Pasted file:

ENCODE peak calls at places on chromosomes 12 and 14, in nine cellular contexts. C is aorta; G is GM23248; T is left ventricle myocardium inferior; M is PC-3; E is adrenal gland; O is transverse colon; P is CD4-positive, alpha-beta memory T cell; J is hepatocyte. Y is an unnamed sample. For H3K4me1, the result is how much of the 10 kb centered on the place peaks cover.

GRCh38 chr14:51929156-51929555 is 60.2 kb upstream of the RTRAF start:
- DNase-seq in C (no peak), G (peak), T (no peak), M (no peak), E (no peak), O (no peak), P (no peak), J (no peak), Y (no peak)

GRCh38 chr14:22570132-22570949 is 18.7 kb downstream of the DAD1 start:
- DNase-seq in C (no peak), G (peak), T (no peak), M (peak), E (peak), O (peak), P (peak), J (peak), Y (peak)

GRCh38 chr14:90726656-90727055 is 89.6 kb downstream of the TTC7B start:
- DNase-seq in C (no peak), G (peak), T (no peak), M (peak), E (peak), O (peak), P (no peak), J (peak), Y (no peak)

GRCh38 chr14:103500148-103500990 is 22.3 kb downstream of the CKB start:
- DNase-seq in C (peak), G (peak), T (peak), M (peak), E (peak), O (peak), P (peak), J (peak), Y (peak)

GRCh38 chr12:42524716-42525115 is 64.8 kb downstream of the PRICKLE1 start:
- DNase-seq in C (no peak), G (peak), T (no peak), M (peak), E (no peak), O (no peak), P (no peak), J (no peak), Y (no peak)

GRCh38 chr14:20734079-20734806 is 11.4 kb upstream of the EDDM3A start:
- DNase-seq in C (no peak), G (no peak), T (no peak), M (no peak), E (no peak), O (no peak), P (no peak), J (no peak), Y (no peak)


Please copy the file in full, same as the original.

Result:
ENCODE peak calls at places on chromosomes 12 and 14, in nine cellular contexts. C is aorta; G is GM23248; T is left ventricle myocardium inferior; M is PC-3; E is adrenal gland; O is transverse colon; P is CD4-positive, alpha-beta memory T cell; J is hepatocyte. Y is an unnamed sample. For H3K4me1, the result is how much of the 10 kb centered on the place peaks cover.

GRCh38 chr14:51929156-51929555 is 60.2 kb upstream of the RTRAF start:
- DNase-seq in C (no peak), G (peak), T (no peak), M (no peak), E (no peak), O (no peak), P (no peak), J (no peak), Y (no peak)

GRCh38 chr14:22570132-22570949 is 18.7 kb downstream of the DAD1 start:
- DNase-seq in C (no peak), G (peak), T (no peak), M (peak), E (peak), O (peak), P (peak), J (peak), Y (peak)

GRCh38 chr14:90726656-90727055 is 89.6 kb downstream of the TTC7B start:
- DNase-seq in C (no peak), G (peak), T (no peak), M (peak), E (peak), O (peak), P (no peak), J (peak), Y (no peak)

GRCh38 chr14:103500148-103500990 is 22.3 kb downstream of the CKB start:
- DNase-seq in C (peak), G (peak), T (peak), M (peak), E (peak), O (peak), P (peak), J (peak), Y (peak)

GRCh38 chr12:42524716-42525115 is 64.8 kb downstream of the PRICKLE1 start:
- DNase-seq in C (no peak), G (peak), T (no peak), M (peak), E (no peak), O (no peak), P (no peak), J (no peak), Y (no peak)

GRCh38 chr14:20734079-20734806 is 11.4 kb upstream of the EDDM3A start:
- DNase-seq in C (no peak), G (no peak), T (no peak), M (no peak), E (no peak), O (no peak), P (no peak), J (no peak), Y (no peak)